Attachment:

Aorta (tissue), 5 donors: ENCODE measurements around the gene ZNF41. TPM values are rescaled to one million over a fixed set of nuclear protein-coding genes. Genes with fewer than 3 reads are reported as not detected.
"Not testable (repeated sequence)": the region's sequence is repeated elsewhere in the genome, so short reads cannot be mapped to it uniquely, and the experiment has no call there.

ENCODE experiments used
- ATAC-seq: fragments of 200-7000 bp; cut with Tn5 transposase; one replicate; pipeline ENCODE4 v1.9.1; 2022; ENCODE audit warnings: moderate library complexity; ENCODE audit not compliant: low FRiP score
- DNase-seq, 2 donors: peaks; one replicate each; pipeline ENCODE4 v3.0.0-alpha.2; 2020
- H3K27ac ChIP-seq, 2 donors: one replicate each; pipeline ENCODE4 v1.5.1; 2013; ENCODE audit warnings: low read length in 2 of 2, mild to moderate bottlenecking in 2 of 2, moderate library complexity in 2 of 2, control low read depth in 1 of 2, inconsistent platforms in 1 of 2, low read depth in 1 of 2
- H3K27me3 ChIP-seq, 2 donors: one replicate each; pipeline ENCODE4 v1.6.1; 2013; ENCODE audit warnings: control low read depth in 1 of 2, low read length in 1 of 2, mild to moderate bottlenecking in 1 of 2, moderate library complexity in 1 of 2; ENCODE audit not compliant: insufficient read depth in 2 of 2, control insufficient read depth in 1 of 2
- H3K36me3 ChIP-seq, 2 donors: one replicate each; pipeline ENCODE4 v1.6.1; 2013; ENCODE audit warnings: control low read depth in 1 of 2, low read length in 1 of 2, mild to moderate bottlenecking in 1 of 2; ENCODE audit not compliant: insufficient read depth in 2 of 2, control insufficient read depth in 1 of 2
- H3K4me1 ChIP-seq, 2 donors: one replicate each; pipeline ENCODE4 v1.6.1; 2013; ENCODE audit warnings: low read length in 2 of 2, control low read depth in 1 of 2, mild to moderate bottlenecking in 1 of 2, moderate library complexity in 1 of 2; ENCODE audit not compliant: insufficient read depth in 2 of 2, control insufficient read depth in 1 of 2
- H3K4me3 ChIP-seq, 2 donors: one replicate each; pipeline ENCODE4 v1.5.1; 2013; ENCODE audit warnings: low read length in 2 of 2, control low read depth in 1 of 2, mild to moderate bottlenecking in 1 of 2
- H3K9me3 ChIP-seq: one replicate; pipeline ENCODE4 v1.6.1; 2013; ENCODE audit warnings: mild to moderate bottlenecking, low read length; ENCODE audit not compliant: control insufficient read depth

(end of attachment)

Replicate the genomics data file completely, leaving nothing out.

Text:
Aorta (tissue), 5 donors: ENCODE measurements around the gene ZNF41. TPM values are rescaled to one million over a fixed set of nuclear protein-coding genes. Genes with fewer than 3 reads are reported as not detected.
"Not testable (repeated sequence)": the region's sequence is repeated elsewhere in the genome, so short reads cannot be mapped to it uniquely, and the experiment has no call there.

ENCODE experiments used
- ATAC-seq: fragments of 200-7000 bp; cut with Tn5 transposase; one replicate; pipeline ENCODE4 v1.9.1; 2022; ENCODE audit warnings: moderate library complexity; ENCODE audit not compliant: low FRiP score
- DNase-seq, 2 donors: peaks; one replicate each; pipeline ENCODE4 v3.0.0-alpha.2; 2020
- H3K27ac ChIP-seq, 2 donors: one replicate each; pipeline ENCODE4 v1.5.1; 2013; ENCODE audit warnings: low read length in 2 of 2, mild to moderate bottlenecking in 2 of 2, moderate library complexity in 2 of 2, control low read depth in 1 of 2, inconsistent platforms in 1 of 2, low read depth in 1 of 2
- H3K27me3 ChIP-seq, 2 donors: one replicate each; pipeline ENCODE4 v1.6.1; 2013; ENCODE audit warnings: control low read depth in 1 of 2, low read length in 1 of 2, mild to moderate bottlenecking in 1 of 2, moderate library complexity in 1 of 2; ENCODE audit not compliant: insufficient read depth in 2 of 2, control insufficient read depth in 1 of 2
- H3K36me3 ChIP-seq, 2 donors: one replicate each; pipeline ENCODE4 v1.6.1; 2013; ENCODE audit warnings: control low read depth in 1 of 2, low read length in 1 of 2, mild to moderate bottlenecking in 1 of 2; ENCODE audit not compliant: insufficient read depth in 2 of 2, control insufficient read depth in 1 of 2
- H3K4me1 ChIP-seq, 2 donors: one replicate each; pipeline ENCODE4 v1.6.1; 2013; ENCODE audit warnings: low read length in 2 of 2, control low read depth in 1 of 2, mild to moderate bottlenecking in 1 of 2, moderate library complexity in 1 of 2; ENCODE audit not compliant: insufficient read depth in 2 of 2, control insufficient read depth in 1 of 2
- H3K4me3 ChIP-seq, 2 donors: one replicate each; pipeline ENCODE4 v1.5.1; 2013; ENCODE audit warnings: low read length in 2 of 2, control low read depth in 1 of 2, mild to moderate bottlenecking in 1 of 2
- H3K9me3 ChIP-seq: one replicate; pipeline ENCODE4 v1.6.1; 2013; ENCODE audit warnings: mild to moderate bottlenecking, low read length; ENCODE audit not compliant: control insufficient read depth